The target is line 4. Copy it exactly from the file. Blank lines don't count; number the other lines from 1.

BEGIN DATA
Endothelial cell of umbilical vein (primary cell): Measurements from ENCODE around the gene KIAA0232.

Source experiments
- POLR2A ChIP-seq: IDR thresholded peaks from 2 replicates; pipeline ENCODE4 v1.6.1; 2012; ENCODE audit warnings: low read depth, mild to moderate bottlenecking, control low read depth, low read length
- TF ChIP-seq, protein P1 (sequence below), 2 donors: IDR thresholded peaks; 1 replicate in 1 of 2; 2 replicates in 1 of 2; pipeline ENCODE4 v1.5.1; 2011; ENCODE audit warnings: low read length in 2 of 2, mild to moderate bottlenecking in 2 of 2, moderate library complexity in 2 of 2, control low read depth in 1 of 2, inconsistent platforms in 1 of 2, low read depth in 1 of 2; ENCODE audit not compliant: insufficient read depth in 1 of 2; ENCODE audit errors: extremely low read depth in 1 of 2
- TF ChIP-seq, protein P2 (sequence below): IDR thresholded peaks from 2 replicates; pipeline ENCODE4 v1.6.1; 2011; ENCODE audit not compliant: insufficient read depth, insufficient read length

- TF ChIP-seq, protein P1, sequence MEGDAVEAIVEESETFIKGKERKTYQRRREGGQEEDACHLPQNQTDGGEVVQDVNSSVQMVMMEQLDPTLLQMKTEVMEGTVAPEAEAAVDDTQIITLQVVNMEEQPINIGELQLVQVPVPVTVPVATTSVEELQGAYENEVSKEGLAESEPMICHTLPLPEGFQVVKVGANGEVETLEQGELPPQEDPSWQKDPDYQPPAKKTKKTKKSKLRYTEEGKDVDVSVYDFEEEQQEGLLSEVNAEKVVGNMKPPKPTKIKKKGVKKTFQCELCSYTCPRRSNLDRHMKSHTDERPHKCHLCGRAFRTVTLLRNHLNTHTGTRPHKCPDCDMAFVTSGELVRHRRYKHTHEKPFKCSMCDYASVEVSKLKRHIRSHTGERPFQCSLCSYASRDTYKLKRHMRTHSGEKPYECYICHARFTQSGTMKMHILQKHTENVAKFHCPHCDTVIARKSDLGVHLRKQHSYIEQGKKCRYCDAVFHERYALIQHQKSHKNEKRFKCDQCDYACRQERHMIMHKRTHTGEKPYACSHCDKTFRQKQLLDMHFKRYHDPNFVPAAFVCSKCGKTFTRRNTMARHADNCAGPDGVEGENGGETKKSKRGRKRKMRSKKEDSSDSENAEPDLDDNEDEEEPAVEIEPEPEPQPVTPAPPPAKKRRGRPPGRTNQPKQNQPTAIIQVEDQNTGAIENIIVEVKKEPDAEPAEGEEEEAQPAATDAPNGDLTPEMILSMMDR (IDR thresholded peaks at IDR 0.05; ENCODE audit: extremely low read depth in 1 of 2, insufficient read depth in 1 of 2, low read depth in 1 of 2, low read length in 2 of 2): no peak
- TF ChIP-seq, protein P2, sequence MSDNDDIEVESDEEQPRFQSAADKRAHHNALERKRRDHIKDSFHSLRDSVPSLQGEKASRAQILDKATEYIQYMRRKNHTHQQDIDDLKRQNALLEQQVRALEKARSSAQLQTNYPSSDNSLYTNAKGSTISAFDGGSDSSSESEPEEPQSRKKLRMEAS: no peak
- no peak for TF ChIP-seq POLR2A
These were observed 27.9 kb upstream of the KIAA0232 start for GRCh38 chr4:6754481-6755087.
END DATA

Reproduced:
- TF ChIP-seq, protein P1 (sequence below), 2 donors: IDR thresholded peaks; 1 replicate in 1 of 2; 2 replicates in 1 of 2; pipeline ENCODE4 v1.5.1; 2011; ENCODE audit warnings: low read length in 2 of 2, mild to moderate bottlenecking in 2 of 2, moderate library complexity in 2 of 2, control low read depth in 1 of 2, inconsistent platforms in 1 of 2, low read depth in 1 of 2; ENCODE audit not compliant: insufficient read depth in 1 of 2; ENCODE audit errors: extremely low read depth in 1 of 2